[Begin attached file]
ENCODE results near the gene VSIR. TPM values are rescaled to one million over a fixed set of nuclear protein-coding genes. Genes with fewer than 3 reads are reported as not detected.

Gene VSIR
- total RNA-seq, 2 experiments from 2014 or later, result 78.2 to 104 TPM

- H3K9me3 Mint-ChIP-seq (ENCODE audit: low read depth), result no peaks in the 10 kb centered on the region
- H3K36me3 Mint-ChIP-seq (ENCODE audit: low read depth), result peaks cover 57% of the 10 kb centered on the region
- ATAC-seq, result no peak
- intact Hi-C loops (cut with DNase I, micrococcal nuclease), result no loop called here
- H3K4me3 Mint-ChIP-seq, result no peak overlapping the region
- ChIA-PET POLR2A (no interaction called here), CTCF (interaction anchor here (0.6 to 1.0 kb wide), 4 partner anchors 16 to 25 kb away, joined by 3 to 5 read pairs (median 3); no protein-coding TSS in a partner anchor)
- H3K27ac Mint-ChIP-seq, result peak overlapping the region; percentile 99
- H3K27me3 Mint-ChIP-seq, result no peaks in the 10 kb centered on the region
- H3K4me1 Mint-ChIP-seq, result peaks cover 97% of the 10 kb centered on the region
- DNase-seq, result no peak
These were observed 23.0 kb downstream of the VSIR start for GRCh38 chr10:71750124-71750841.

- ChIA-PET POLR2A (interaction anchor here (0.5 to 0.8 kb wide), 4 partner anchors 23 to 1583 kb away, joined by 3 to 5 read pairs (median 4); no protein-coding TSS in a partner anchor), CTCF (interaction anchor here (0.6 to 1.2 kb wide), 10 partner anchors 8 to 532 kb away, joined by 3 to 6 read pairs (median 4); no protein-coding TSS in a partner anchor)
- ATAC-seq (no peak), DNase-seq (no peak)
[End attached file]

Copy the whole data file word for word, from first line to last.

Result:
ENCODE results near the gene VSIR. TPM values are rescaled to one million over a fixed set of nuclear protein-coding genes. Genes with fewer than 3 reads are reported as not detected.

Gene VSIR
- total RNA-seq, 2 experiments from 2014 or later, result 78.2 to 104 TPM

- H3K9me3 Mint-ChIP-seq (ENCODE audit: low read depth), result no peaks in the 10 kb centered on the region
- H3K36me3 Mint-ChIP-seq (ENCODE audit: low read depth), result peaks cover 57% of the 10 kb centered on the region
- ATAC-seq, result no peak
- intact Hi-C loops (cut with DNase I, micrococcal nuclease), result no loop called here
- H3K4me3 Mint-ChIP-seq, result no peak overlapping the region
- ChIA-PET POLR2A (no interaction called here), CTCF (interaction anchor here (0.6 to 1.0 kb wide), 4 partner anchors 16 to 25 kb away, joined by 3 to 5 read pairs (median 3); no protein-coding TSS in a partner anchor)
- H3K27ac Mint-ChIP-seq, result peak overlapping the region; percentile 99
- H3K27me3 Mint-ChIP-seq, result no peaks in the 10 kb centered on the region
- H3K4me1 Mint-ChIP-seq, result peaks cover 97% of the 10 kb centered on the region
- DNase-seq, result no peak
These were observed 23.0 kb downstream of the VSIR start for GRCh38 chr10:71750124-71750841.

- ChIA-PET POLR2A (interaction anchor here (0.5 to 0.8 kb wide), 4 partner anchors 23 to 1583 kb away, joined by 3 to 5 read pairs (median 4); no protein-coding TSS in a partner anchor), CTCF (interaction anchor here (0.6 to 1.2 kb wide), 10 partner anchors 8 to 532 kb away, joined by 3 to 6 read pairs (median 4); no protein-coding TSS in a partner anchor)
- ATAC-seq (no peak), DNase-seq (no peak)